This Is A Typical Idaho DUI Stop And What You Should Expect

If This Is Your First DUI Offense

A first offense typically involves, the stop, the officer smelling alcohol in the car, observing “droopy” eyes, slurred speech, questions, an arrest, booking at jail and release upon bond after at least several hours at jail. You should then hire a Idaho DUI attorney who enters a not guilty plea, requests jury trial and “discovery” for production by the state of all police reports, documents and test results. We then scrutinize the discovery for defenses, such as there having been no “probable cause” or “reasonable suspicion” for the traffic stop, or an uncalibrated testing device for blood alcohol, or an untrained person giving the test, or you belched or burped, or no warrant for a blood test, or a number of other possible challenges to support a “motion to suppress evidence,” which could result in a dismissal. While such results are not usually obtained, we must know for sure that nothing is missed. This takes the careful review of an experienced attorney to be sure.


If you do refuse the breath test, the refusal is used against you in court as evidence, and you face a driver’s license suspension of one year without privileges and a fine, regardless of whether or not you are convicted of the DUI. If you refuse a blood draw, a warrant can be obtained by the officer, day or night, from a judge on standby assignment by the courts. And, you would then face the one year license suspension for the refusal. The refusal triggers a blood alcohol concentration (BAC) hearing and a possible suspension by the court, which is in addition to a suspension by the Idaho Transportation Department as an administrative license suspension (ALS).

If you know you are intoxicated to such a degree that your blood alcohol concentration that would show on a test may exceed 0.20, or if this is a second (enhanced penalties)or third (felony) DUI within 10 years, you might refuse a test and take your chances. The laws are crafted by the state to make the consequences of refusal very severe, and, in most cases, a refusal is not justified by a person suspected of DUI.


You do not have to drive a vehicle to be convicted. The law says that driving or being “in actual physical control,” defined as being in the “driver’s position” with the engine running or the vehicle moving gets you a DUI conviction. Of course, what is a “driver’s position”? Recently, in a case I had, the judge ruled that it means being in the driver’s seat, regardless of intention to drive or not, whether one could reach the controls, whether the seat was fully reclined or otherwise. The Idaho Supreme Court has said that intent is not required and that anything other than as a “passenger” gets you convicted. If you are in the back seat of the car asleep, unless the state can prove you were in the driver’s position with the motor running or the vehicle moving while intoxicated, you may be ok. Get a ride or call a cab.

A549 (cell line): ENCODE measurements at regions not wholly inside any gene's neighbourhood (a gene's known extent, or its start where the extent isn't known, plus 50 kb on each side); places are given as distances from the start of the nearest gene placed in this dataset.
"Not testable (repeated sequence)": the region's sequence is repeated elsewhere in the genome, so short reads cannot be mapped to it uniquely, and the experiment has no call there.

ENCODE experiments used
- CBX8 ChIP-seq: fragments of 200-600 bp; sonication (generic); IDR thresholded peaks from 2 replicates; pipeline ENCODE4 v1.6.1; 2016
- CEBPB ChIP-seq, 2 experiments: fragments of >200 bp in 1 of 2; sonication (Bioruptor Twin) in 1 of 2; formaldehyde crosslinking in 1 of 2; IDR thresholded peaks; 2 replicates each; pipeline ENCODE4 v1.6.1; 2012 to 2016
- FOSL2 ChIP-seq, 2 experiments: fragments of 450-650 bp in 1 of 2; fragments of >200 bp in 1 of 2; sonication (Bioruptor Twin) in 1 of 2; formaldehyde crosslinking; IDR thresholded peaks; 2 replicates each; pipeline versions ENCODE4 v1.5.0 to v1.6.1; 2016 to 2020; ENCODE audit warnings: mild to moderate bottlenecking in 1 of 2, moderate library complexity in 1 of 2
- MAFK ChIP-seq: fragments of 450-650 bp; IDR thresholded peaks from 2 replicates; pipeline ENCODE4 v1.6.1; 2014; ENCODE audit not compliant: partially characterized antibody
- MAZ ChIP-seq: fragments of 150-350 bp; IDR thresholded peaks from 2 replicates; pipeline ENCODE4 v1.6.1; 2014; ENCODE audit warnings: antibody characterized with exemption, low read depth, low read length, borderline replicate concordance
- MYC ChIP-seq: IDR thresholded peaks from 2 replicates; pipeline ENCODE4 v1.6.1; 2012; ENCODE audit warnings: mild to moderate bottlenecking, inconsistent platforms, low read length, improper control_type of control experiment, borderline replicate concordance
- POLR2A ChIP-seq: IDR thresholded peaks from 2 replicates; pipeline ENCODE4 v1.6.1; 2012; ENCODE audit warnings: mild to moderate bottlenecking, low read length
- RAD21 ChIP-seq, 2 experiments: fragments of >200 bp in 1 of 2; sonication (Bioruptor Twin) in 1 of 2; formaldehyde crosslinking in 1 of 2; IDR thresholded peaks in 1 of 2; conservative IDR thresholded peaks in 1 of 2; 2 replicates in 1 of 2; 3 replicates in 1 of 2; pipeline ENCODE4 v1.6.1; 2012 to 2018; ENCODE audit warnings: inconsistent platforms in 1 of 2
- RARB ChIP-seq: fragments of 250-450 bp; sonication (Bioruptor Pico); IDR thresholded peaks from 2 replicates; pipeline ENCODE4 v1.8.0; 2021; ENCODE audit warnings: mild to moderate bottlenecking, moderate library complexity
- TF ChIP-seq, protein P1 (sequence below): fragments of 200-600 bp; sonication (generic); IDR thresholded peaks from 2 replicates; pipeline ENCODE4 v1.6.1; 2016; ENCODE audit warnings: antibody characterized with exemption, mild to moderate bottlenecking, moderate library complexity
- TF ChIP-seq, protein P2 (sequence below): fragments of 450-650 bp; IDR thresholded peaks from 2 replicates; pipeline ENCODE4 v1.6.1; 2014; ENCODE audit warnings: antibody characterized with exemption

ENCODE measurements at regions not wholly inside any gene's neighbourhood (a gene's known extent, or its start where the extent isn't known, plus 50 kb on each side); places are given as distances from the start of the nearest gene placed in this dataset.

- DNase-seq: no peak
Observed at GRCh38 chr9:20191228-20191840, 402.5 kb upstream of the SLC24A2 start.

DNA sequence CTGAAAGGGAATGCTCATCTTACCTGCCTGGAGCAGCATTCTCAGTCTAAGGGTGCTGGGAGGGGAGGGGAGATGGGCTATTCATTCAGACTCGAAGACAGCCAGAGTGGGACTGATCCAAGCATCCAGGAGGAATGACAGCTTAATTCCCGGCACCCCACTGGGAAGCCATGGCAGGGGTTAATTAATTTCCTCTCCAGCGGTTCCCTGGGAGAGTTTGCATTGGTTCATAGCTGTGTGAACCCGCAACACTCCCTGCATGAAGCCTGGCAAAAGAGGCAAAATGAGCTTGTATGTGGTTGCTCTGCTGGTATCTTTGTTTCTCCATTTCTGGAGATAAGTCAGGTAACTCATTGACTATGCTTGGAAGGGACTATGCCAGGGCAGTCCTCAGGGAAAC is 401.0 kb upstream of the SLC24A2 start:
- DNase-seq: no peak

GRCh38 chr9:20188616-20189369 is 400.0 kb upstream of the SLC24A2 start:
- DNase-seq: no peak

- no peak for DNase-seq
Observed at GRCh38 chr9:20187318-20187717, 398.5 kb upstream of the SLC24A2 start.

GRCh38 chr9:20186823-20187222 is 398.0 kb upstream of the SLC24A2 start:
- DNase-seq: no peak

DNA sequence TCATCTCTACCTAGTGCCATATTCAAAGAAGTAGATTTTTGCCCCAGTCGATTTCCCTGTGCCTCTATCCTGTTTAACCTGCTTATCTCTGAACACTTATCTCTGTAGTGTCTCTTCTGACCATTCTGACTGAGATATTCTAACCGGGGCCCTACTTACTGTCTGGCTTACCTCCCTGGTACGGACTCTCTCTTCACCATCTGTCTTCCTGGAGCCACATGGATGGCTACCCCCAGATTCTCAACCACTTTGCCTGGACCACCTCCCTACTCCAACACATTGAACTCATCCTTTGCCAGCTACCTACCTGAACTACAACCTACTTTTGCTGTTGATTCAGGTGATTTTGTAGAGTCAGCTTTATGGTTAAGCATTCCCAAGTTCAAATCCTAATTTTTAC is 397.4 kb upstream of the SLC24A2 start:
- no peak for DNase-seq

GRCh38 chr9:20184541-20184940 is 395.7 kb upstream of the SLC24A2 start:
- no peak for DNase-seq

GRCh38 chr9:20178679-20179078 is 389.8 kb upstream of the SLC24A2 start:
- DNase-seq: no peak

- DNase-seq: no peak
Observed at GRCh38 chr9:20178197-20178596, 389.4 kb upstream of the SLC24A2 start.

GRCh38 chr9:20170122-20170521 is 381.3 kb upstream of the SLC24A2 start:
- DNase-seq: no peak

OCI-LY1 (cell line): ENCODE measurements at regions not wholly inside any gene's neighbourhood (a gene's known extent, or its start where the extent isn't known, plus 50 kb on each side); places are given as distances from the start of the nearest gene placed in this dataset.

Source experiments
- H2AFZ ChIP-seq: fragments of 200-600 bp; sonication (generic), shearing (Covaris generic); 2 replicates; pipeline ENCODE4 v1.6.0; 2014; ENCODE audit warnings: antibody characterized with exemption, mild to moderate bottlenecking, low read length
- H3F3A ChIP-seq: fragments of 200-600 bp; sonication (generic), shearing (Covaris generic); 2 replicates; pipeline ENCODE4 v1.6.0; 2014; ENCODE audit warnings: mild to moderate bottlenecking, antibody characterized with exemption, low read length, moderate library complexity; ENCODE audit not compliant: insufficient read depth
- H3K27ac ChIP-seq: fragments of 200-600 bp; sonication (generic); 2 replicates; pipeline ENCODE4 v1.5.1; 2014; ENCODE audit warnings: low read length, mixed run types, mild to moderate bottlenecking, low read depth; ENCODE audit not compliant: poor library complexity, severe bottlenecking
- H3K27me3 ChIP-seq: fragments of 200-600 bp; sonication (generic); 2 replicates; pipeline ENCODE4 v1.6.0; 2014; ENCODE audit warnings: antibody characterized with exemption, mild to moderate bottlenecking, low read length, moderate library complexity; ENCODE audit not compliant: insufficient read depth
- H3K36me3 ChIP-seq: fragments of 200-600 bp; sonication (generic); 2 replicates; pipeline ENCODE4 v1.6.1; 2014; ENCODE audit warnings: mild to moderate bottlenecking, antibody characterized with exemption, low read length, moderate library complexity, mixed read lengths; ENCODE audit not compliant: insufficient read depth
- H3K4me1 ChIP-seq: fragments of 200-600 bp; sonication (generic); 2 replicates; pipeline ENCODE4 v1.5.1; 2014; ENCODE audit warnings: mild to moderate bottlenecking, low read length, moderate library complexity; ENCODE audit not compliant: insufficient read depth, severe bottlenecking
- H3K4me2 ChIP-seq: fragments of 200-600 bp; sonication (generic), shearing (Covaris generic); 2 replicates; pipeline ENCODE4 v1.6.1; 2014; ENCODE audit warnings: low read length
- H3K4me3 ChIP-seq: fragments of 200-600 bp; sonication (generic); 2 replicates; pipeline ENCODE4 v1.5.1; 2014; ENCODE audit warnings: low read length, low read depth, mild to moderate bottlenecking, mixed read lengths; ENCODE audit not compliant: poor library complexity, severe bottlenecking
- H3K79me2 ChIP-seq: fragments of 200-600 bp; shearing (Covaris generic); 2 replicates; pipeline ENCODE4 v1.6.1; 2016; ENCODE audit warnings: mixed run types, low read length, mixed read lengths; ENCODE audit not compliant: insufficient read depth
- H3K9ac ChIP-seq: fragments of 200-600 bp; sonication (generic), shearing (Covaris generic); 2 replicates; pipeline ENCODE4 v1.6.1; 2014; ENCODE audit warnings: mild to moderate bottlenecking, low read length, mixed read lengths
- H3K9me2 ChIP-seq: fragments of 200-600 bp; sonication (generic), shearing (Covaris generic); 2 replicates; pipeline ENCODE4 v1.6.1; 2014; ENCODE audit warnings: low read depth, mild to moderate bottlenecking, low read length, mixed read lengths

Contact Brian Donesley Attorney At Law If You Need A Experienced Idaho DUI Lawyer

Call: 208.343.3851



This is part 2 of  FACTS OF A DUI COURT CASE IN IDAHO. The accused had to waive his right to speedy trial to give the State time to find the search warrant for the blood draw or go to trial without the evidence needed. As it turns out, in our hypothetical, the accused was not given the required rights and warnings before being offered a blood alcohol concentration test (BAC). He was never offered, nor did he refuse any test. The police policies state that the officer “should” offer a breath test and that the accused should be subject to an involuntary blood draw only after being advised of consequences of refusal (one year license suspension and a $250 fine plus the refusal used in evidence on the DUI), the test having been offered and actually refused. Despite no warning, no offer to take a breath test and no refusal (all shown in the written and recorded materials obtained from the police by these offices), the prosecutor called and told the judge that there had been a refusal and other questionable facts for probable cause. The judge appears to have signed a warrant (received in discovery from the prosecutor, with a wrong date). But, a search for the recording of the “probable cause hearing” with the judge in the early morning hours, which was supposed to be recorded by the judge and transferred to the court, was never provided by the prosecutor, despite 4 conferences with the judge and 2 court orders to produce. These offices searched the court records, reviewed all possible such recordings and confirmed that the court never received the recording. Meanwhile, the prosecutor simply told us that we could look for ourselves. This is in front of the judge on a motion to dismiss the case and for sanctions against the police and the state, including attorney fees.

This will be further supplemented for your interest as it moves forward. The purpose is to show you what a real DUI case can look like and how you need a good lawyer to represent you in what can be a life-changing experience.

Give Brian Donesley Attorney At Law Today: 208-343-3851

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